What strikes me about “Cosmopolitan Canopies” is that they exist as interracial mixing places, where people don’t mix in their neighborhoods or living rooms. THAT is what is really needed— mixing in our living rooms. Without that, we are stuck with these “canopies” where people interact, but so superficially! I guess it is a step in the right direction, but is so far beneath the understanding of human beings as one human  race, where we truly welcome each other into our HOMES, and do our best to make the other feel comfortable, as Dr. Anderson mentions, rather than worrying about our own discomfort………. It is discouraging to me that we are still this segregated. My husband & I don’t live that way. That is, we actively seek out friendships across racial lines and this is our everyday life way of interacting. We are still affected by the racial structure of America the same as anyone else. We are aware of the effort needed to do this, but we do it. We are also aware of how much that stands out, because everyone everywhere mentions it and seems to see it as different. That is also discouraging. It should be the norm. We will never understand how to overcome these barriers without integrating our living rooms and having real discussions and sharing as family & friends. Another friend of ours wrote a book, “Seeing Heaven in the Face of Black Men”. This is about seeing one another in this light. Anderson talks about blacks always having to live with association with the black ghetto, middle class blacks having to disassociate themselves from that group, to show they are not that group. Rather than seeing the ghetto in the face of black men, we must see heaven. This is such a powerful statement, & shows the level of positive-ness that is needed to change that image. We must see the face of God in one another. See family in the face of one another.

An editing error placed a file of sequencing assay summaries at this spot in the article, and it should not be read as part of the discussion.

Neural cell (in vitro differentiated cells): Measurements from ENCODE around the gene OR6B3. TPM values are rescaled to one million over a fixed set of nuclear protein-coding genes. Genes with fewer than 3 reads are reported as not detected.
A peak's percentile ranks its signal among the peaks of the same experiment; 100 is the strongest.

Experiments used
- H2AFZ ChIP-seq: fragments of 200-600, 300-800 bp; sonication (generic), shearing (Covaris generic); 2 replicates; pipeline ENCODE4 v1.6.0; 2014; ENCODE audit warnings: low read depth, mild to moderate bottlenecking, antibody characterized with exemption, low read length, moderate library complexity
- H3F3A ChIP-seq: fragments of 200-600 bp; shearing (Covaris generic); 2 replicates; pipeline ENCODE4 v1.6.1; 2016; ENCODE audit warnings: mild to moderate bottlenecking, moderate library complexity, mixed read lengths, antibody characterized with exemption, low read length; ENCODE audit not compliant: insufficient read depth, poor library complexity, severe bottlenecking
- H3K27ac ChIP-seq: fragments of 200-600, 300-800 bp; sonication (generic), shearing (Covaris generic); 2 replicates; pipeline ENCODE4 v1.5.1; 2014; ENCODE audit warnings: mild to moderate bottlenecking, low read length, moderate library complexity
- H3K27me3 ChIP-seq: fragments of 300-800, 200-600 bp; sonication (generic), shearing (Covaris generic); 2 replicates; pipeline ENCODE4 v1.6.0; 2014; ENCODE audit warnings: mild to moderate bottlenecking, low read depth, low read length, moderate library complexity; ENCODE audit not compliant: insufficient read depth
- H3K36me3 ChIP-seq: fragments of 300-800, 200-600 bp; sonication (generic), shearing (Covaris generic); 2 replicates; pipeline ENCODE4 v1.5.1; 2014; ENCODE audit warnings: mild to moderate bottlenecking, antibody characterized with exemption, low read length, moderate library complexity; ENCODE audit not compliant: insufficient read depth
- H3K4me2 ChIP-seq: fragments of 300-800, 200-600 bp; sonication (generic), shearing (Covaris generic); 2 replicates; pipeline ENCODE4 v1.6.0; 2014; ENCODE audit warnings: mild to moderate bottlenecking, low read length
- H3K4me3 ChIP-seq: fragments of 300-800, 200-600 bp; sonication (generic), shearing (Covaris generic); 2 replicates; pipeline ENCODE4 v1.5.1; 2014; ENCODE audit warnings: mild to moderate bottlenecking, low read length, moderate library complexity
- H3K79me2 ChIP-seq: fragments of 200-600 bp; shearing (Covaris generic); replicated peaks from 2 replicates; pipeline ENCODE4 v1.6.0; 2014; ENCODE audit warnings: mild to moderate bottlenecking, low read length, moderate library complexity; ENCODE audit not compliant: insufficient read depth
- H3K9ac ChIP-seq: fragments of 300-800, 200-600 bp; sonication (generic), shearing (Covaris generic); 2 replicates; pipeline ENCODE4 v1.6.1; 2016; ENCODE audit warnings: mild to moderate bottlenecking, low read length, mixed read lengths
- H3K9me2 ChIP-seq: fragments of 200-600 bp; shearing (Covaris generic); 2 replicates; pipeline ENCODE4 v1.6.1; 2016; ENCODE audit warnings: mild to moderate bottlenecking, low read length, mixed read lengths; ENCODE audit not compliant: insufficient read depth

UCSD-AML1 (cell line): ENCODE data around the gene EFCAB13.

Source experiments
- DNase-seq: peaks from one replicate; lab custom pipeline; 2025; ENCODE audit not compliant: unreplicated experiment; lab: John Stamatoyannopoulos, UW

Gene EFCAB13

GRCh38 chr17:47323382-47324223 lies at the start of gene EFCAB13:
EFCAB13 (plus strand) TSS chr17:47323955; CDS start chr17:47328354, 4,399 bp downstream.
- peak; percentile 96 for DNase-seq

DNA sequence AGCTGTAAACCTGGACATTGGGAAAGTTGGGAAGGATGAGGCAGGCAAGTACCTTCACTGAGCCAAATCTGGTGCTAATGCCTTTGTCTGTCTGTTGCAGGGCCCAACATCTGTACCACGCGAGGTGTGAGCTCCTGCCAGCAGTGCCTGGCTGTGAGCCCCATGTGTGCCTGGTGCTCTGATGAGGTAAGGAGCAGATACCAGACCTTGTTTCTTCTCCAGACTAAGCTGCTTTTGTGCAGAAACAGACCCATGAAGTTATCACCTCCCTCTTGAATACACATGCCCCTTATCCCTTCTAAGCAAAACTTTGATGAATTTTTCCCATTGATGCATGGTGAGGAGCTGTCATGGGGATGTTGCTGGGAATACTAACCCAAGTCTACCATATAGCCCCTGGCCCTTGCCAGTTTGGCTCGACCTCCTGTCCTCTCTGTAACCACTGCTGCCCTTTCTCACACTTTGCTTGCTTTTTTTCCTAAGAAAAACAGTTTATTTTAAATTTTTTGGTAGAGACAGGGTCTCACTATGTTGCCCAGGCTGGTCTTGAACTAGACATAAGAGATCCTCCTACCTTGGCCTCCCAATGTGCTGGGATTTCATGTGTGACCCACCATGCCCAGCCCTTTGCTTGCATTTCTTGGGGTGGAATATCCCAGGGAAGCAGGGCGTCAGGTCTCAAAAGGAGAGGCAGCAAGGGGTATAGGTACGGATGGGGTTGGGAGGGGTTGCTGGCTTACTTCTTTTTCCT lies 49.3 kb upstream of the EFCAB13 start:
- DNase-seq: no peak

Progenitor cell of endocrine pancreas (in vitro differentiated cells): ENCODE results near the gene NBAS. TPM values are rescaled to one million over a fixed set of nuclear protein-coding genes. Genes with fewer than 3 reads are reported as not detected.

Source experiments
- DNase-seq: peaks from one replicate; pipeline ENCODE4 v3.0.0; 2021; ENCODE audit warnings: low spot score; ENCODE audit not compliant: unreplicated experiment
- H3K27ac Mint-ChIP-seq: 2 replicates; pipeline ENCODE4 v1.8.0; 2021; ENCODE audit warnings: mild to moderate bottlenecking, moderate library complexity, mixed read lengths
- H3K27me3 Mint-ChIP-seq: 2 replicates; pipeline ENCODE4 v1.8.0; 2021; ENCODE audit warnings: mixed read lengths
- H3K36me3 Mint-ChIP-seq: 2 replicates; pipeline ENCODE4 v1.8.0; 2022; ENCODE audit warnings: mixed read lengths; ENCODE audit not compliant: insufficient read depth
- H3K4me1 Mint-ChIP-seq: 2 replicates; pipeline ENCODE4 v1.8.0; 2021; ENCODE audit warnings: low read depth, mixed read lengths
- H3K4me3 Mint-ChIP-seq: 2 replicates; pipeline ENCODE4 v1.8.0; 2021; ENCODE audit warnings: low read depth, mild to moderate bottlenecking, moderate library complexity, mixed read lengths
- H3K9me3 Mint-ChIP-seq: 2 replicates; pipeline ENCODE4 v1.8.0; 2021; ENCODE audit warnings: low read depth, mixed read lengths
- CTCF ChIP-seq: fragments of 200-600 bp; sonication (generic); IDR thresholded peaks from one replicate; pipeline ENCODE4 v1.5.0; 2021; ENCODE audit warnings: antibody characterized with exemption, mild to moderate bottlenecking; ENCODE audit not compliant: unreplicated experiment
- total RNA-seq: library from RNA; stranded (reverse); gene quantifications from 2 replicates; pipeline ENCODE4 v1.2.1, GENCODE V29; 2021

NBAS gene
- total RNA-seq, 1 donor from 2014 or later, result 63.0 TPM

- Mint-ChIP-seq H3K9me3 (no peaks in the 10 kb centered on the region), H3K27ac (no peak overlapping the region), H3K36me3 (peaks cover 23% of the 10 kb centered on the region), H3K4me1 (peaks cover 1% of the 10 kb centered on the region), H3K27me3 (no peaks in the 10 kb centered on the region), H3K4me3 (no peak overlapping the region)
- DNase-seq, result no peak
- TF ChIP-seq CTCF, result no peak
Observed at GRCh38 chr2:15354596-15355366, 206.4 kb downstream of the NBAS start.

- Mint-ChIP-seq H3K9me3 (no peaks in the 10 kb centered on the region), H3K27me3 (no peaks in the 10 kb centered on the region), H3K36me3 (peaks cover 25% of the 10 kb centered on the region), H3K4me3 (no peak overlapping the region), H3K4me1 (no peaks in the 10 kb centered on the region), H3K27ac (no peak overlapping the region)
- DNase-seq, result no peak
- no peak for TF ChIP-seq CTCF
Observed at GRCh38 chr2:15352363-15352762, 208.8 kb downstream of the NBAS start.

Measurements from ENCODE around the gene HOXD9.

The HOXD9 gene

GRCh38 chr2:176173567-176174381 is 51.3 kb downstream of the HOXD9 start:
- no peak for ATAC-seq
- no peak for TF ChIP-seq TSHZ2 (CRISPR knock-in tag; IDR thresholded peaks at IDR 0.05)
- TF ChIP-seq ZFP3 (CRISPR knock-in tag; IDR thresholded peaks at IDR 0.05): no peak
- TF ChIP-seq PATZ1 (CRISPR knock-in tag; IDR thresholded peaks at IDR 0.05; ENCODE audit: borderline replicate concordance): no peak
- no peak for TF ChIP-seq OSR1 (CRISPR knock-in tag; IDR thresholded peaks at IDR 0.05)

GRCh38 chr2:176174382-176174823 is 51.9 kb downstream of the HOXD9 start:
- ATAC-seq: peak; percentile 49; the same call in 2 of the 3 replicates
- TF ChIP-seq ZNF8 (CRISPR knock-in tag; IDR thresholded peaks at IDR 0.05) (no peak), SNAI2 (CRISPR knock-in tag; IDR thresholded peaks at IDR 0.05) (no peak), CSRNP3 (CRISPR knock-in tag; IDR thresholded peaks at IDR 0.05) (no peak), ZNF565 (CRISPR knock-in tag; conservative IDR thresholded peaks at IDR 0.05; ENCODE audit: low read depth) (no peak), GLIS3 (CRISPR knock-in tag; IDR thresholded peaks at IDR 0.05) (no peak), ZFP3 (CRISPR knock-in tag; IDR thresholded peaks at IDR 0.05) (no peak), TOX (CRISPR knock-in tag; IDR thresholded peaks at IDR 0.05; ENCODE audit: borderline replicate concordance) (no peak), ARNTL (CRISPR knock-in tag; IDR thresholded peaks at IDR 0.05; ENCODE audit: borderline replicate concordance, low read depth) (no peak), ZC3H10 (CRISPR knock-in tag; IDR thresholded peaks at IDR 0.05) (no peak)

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Sociologists who influenced me

May 22, 2013